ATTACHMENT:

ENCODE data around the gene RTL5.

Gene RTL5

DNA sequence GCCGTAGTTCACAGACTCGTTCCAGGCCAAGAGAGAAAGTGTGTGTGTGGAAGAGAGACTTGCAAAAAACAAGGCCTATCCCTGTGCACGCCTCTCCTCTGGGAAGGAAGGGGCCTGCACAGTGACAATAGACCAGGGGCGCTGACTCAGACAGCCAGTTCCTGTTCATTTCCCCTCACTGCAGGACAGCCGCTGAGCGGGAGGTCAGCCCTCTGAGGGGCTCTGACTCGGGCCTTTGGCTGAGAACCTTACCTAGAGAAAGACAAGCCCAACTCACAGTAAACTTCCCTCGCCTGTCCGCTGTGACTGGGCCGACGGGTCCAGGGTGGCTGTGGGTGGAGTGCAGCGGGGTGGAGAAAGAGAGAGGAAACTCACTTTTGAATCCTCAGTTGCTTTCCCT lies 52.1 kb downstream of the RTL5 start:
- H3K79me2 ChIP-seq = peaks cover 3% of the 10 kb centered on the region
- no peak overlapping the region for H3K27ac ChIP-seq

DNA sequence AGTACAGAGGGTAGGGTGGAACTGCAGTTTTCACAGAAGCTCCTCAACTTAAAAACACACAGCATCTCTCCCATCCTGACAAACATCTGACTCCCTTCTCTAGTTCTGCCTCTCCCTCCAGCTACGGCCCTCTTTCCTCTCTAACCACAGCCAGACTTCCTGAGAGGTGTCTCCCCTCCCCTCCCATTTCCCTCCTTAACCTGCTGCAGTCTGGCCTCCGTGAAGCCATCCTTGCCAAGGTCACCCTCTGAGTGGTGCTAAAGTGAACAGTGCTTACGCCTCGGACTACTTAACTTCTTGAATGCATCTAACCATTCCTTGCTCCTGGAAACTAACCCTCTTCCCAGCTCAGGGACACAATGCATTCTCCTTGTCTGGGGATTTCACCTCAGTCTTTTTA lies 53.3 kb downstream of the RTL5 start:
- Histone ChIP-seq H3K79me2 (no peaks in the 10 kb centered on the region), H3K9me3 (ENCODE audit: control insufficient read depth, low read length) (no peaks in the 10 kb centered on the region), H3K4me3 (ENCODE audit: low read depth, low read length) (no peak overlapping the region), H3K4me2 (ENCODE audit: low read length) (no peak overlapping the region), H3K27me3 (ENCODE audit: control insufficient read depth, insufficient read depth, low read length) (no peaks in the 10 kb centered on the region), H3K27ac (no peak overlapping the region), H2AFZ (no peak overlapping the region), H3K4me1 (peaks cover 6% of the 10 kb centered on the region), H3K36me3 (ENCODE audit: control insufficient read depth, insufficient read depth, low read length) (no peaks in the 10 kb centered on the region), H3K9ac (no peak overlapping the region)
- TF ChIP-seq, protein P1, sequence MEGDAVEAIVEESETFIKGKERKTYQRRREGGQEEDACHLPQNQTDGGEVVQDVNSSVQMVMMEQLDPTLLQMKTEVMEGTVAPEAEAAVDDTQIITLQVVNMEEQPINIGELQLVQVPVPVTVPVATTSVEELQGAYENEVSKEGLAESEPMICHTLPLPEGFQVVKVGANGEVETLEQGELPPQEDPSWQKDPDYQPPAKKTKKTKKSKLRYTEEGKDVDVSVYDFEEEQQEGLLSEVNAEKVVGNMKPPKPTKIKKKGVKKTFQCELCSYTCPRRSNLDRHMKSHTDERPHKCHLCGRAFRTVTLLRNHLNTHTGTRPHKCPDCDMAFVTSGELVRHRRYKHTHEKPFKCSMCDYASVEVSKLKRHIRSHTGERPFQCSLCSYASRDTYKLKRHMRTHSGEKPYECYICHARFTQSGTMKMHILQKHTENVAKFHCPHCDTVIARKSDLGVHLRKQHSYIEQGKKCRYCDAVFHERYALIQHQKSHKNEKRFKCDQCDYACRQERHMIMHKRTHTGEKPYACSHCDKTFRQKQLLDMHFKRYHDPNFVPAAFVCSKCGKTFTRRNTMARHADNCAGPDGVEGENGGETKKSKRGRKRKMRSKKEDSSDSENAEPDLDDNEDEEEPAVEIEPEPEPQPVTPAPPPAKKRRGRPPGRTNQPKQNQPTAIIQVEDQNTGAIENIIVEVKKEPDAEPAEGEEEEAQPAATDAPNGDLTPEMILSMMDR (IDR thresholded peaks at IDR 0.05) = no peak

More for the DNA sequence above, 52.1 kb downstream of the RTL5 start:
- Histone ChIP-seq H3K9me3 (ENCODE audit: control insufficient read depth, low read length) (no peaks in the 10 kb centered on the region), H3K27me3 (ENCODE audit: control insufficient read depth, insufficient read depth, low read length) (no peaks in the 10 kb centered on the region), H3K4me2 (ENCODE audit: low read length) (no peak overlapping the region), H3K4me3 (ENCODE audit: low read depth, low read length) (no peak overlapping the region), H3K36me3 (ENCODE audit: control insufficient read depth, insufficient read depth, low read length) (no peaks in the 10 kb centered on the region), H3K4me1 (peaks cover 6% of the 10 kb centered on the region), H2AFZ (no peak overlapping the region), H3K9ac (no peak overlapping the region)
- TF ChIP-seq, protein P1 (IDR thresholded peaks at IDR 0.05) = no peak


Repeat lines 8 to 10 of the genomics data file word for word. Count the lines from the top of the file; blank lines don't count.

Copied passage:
- TF ChIP-seq, protein P1, sequence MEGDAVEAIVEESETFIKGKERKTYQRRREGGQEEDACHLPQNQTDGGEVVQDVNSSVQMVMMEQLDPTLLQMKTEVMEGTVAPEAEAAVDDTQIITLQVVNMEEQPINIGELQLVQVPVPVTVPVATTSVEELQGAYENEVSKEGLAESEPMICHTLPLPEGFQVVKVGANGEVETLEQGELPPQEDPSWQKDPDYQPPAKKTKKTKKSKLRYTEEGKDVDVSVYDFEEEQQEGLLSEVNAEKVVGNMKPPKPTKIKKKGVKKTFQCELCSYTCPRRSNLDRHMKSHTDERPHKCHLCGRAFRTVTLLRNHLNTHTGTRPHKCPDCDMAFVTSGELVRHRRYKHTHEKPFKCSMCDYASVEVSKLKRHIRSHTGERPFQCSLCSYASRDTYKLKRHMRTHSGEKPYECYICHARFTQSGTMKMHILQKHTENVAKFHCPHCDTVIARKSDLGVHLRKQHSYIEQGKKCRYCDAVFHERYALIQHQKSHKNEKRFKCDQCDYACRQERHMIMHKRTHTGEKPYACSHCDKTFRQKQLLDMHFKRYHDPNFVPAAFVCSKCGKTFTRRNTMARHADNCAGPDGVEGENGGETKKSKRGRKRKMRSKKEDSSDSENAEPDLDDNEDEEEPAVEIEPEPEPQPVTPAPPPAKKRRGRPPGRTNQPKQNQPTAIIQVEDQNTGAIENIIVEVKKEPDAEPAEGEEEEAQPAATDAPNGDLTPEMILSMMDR (IDR thresholded peaks at IDR 0.05) = no peak

More for the DNA sequence above, 52.1 kb downstream of the RTL5 start:
- Histone ChIP-seq H3K9me3 (ENCODE audit: control insufficient read depth, low read length) (no peaks in the 10 kb centered on the region), H3K27me3 (ENCODE audit: control insufficient read depth, insufficient read depth, low read length) (no peaks in the 10 kb centered on the region), H3K4me2 (ENCODE audit: low read length) (no peak overlapping the region), H3K4me3 (ENCODE audit: low read depth, low read length) (no peak overlapping the region), H3K36me3 (ENCODE audit: control insufficient read depth, insufficient read depth, low read length) (no peaks in the 10 kb centered on the region), H3K4me1 (peaks cover 6% of the 10 kb centered on the region), H2AFZ (no peak overlapping the region), H3K9ac (no peak overlapping the region)